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HIS CAREER STARTED IN AN OFF-BROADWAY PRODUCTION WHEN HE WAS ONLY THIRTEEN By Kay Anderson

Have you ever wondered how difficult it must have been to cast the right actors and actresses for the leading parts in Fame?  Not only did the producers have to find people of high school age - or not far off - who were good singers, expert dancers and accomplished musicians, but they also had to make sure that the individuals they picked had acting talent, too, and loads of stamina in order to take all the hard work involved in making a TV series!  At the same time, the people chosen couldn't be too polished otherwise they wouldn't have made believable high school students.

The role of Danny Amatullo was a particularly difficult one to cast.  He was a drama student who yearned to be a stand-up comic, which made him a pretty complex character.  The actor chosen to play Danny would not only need a natural gift for humour, but would have to be able to reflect the doubts and over-reactions which are a part of Danny's character.  And out of all the young men who auditioned for the part, Carlo Imperato was the perfect choice.

Unlike Carlo who plays him, Danny isn't always likeable at first impression. He's so hungry for attention and affection that he's afraid to let his vulnerability show, and so he goes round with a cocky, wise-cracking, I-don't-need-anyone attitude.  He wants to make people laugh so that they will care about him - but he hasn't yet realised that people have to care about a person before he can make them laugh. Danny also possesses a little more enthusiasm than talent where singing is concerned, and he's a notoriously awkward dancer though he's improving with every episode!

Carlo himself  is quite different from Danny.  He's friendly and soft-spoken, with less of the flat, nasal New York accent that you hear in Danny's voice, and he doesn't talk as fast.  He stands up straighter than Danny does, so you're more aware of his broad shoulders and athletic build. In fact, he is a natural athlete who plays and enjoys most sports, including baseball, soccer and football.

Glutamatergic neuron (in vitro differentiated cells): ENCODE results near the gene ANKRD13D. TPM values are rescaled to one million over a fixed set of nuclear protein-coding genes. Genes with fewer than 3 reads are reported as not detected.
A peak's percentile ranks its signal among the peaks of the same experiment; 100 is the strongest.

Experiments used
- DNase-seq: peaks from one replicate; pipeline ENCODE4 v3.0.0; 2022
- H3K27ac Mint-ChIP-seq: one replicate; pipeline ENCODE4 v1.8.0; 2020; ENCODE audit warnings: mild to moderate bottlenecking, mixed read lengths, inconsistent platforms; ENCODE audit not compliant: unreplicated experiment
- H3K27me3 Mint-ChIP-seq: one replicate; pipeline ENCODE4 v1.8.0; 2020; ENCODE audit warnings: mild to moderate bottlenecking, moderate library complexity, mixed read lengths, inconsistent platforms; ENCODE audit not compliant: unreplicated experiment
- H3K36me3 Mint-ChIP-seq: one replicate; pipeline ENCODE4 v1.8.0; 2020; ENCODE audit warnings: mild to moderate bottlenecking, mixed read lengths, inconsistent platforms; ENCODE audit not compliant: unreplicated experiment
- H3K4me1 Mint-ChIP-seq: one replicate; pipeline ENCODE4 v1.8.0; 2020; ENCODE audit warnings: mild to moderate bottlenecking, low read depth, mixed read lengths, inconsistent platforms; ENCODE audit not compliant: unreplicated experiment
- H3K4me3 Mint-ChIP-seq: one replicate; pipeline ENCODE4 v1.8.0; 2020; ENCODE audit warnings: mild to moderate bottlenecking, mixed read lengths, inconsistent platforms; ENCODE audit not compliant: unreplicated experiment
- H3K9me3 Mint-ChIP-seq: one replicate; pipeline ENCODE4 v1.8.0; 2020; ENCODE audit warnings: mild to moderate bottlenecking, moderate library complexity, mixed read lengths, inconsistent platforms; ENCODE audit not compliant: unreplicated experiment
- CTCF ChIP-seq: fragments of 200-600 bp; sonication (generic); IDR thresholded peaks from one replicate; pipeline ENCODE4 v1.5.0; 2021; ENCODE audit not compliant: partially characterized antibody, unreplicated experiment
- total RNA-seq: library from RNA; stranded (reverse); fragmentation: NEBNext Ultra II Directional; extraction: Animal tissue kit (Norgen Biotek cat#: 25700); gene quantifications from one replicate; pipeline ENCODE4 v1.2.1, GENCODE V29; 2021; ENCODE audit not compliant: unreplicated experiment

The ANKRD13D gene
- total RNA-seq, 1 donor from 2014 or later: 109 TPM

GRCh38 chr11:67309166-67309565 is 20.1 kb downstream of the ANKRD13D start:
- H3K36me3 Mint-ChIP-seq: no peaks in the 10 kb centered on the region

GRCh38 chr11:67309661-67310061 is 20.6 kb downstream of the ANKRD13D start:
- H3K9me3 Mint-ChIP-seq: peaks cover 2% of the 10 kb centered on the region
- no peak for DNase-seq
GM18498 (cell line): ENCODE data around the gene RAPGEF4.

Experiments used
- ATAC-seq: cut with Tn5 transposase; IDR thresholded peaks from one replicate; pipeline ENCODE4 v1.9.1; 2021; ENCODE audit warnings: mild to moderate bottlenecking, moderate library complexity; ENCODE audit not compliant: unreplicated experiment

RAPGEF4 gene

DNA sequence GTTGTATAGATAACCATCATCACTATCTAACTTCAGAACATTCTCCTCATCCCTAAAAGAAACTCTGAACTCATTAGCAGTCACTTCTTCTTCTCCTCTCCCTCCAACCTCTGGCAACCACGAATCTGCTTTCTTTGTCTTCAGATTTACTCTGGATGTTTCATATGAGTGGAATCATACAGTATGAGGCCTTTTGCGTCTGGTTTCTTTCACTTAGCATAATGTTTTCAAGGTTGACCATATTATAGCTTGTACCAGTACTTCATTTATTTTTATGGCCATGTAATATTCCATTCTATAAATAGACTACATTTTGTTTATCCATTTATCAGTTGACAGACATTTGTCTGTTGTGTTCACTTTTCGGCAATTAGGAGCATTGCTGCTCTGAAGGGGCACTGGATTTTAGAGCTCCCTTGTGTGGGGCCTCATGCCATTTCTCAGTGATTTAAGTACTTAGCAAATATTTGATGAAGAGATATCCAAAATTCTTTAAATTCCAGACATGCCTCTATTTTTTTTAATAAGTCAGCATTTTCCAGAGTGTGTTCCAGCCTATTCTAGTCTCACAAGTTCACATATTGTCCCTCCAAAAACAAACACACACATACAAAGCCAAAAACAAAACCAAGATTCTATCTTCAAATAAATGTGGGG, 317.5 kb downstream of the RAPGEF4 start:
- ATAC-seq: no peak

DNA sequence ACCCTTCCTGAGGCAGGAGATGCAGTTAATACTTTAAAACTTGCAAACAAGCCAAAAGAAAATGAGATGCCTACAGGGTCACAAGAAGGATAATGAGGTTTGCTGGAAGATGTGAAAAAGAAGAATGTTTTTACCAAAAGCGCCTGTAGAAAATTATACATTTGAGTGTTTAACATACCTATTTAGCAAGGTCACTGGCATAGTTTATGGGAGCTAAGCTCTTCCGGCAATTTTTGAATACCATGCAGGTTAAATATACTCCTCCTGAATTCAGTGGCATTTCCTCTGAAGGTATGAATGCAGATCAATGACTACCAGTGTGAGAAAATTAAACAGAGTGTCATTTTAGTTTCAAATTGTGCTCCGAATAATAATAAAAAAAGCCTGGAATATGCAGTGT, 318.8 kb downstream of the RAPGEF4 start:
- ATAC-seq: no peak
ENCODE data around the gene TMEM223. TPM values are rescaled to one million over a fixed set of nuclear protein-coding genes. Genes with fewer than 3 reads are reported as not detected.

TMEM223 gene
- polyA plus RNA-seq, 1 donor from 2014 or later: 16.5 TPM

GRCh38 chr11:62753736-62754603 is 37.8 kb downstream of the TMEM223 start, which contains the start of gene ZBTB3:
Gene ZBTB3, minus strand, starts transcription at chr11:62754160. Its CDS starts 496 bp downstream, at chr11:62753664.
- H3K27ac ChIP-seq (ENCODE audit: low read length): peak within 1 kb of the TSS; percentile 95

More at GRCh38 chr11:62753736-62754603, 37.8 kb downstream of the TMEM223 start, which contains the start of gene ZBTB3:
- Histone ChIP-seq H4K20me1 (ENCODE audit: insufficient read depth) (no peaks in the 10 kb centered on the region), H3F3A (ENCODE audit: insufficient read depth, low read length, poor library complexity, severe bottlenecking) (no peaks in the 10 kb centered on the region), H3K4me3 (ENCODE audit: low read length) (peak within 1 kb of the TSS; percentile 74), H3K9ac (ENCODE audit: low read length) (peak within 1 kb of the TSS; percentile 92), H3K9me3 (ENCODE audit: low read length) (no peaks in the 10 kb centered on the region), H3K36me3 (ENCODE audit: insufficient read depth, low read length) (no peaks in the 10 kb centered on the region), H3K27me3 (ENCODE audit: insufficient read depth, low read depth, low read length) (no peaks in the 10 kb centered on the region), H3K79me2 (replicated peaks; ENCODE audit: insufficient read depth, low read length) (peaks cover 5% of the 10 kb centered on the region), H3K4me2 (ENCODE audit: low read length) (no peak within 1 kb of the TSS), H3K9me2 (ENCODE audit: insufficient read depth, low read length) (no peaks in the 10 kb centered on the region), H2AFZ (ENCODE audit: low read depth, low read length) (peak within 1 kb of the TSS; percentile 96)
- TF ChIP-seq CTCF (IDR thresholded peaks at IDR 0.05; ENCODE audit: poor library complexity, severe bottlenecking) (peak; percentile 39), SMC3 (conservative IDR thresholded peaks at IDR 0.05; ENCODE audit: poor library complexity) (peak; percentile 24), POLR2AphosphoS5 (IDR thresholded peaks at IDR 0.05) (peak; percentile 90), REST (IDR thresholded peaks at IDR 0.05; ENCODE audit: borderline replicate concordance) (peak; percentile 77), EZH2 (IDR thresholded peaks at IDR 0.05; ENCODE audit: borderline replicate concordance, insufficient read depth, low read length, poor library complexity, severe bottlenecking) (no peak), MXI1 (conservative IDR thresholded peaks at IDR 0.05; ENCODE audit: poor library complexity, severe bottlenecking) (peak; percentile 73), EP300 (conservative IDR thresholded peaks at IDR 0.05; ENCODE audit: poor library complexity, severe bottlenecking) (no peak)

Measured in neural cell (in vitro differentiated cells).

He's also an accomplished gymnast, and enjoys dirt-biking and disco rollerskating.  He's been a karate student since the age of ten and has attained a black belt in the art.  So you can see that while Danny may be a little uncoordinated and clumsy, Carlo certainly isn't.

It doesn't only take exceptional ability to play a character less talented or skilled than you are yourself - it also takes great confidence.  As an actor, it's your natural impulse to pull out all the stops and do everything as well as you possibly can, since you've worked so hard to polish your talents and learn your skills. And there is always the worry that people watching you won't, realise you're acting, and will think you can't do any better than your screen character does!  Because Harpo Marx never spoke during his performances, some people mistakenly thought he really was dumb.  When comedian jack Benny used to saw away on his violin, hideously out-of-tune, some people didn't realise it was just part of his comedy routine and would never have believed he was really an accomplished musician who played solos with symphony orchestras.  The fact that Danny's slight ineptness comes across convincingly is a tribute to Carlo's ability as an actor.

Carlo Imperato Jr. was born in the Bronx, part of New York City, on August 3rd, 1963.  He has an older sister, Lisa, who is married and works as a travel agent.  When he was thirteen he decided to audition for a part in an off-Broadway production called "The Runaways".